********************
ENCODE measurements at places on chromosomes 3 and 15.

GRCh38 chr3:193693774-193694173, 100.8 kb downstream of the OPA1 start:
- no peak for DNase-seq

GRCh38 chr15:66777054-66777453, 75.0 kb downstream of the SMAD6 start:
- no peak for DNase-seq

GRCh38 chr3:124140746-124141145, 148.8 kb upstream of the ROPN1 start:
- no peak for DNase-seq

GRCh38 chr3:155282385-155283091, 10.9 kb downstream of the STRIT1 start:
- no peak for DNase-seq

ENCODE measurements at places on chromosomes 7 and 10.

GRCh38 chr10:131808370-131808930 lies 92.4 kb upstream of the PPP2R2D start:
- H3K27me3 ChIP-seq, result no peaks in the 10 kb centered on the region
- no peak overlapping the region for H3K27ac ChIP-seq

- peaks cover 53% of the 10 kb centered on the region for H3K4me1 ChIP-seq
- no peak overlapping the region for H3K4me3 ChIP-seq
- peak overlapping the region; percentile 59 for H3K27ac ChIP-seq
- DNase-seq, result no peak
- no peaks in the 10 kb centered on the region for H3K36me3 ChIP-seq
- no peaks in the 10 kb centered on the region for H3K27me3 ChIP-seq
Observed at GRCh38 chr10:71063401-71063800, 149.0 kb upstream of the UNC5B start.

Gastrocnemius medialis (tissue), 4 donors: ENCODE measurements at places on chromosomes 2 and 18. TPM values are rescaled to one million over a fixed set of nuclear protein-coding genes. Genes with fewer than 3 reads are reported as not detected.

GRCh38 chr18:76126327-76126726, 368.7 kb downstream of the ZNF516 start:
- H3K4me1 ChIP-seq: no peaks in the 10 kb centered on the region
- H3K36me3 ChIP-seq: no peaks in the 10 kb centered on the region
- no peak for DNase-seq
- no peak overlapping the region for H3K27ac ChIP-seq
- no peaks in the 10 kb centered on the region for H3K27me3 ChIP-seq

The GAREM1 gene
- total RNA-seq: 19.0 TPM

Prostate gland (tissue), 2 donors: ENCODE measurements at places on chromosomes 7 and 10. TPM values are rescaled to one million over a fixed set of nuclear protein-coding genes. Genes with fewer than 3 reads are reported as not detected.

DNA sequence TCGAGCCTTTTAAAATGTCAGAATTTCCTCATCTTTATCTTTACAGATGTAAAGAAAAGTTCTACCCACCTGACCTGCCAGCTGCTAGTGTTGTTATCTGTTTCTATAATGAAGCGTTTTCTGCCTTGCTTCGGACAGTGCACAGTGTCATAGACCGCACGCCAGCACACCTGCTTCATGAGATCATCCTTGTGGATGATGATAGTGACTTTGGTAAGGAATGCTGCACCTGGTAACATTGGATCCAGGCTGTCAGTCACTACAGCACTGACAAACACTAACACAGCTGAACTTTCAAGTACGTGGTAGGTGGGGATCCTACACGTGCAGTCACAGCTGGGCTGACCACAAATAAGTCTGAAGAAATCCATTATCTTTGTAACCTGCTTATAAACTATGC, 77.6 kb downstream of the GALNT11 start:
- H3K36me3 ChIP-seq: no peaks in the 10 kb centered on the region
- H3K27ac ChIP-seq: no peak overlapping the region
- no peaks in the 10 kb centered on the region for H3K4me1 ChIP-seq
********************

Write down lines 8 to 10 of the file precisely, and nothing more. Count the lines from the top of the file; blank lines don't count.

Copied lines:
GRCh38 chr3:155282385-155283091, 10.9 kb downstream of the STRIT1 start:
- no peak for DNase-seq

ENCODE measurements at places on chromosomes 7 and 10.